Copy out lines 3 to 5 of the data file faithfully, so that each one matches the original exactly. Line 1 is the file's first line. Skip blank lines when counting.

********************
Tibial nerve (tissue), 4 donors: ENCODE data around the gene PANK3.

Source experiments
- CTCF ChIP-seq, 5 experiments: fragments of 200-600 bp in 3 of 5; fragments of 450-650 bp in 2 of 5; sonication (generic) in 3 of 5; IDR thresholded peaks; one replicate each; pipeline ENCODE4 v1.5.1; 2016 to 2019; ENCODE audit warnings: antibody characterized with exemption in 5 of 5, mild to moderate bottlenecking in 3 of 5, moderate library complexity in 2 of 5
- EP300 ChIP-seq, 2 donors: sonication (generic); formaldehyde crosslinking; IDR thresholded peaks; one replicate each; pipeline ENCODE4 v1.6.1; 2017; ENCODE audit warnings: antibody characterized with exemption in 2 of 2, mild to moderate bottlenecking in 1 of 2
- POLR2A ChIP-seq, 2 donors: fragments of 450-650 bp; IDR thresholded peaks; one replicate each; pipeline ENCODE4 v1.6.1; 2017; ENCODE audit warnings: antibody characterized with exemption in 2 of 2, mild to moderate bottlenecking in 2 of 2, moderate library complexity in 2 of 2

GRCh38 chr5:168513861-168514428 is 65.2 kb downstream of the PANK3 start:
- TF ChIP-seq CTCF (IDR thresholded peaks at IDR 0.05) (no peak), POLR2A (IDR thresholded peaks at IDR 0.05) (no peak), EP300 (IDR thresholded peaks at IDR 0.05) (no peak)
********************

- CTCF ChIP-seq, 5 experiments: fragments of 200-600 bp in 3 of 5; fragments of 450-650 bp in 2 of 5; sonication (generic) in 3 of 5; IDR thresholded peaks; one replicate each; pipeline ENCODE4 v1.5.1; 2016 to 2019; ENCODE audit warnings: antibody characterized with exemption in 5 of 5, mild to moderate bottlenecking in 3 of 5, moderate library complexity in 2 of 5
- EP300 ChIP-seq, 2 donors: sonication (generic); formaldehyde crosslinking; IDR thresholded peaks; one replicate each; pipeline ENCODE4 v1.6.1; 2017; ENCODE audit warnings: antibody characterized with exemption in 2 of 2, mild to moderate bottlenecking in 1 of 2
- POLR2A ChIP-seq, 2 donors: fragments of 450-650 bp; IDR thresholded peaks; one replicate each; pipeline ENCODE4 v1.6.1; 2017; ENCODE audit warnings: antibody characterized with exemption in 2 of 2, mild to moderate bottlenecking in 2 of 2, moderate library complexity in 2 of 2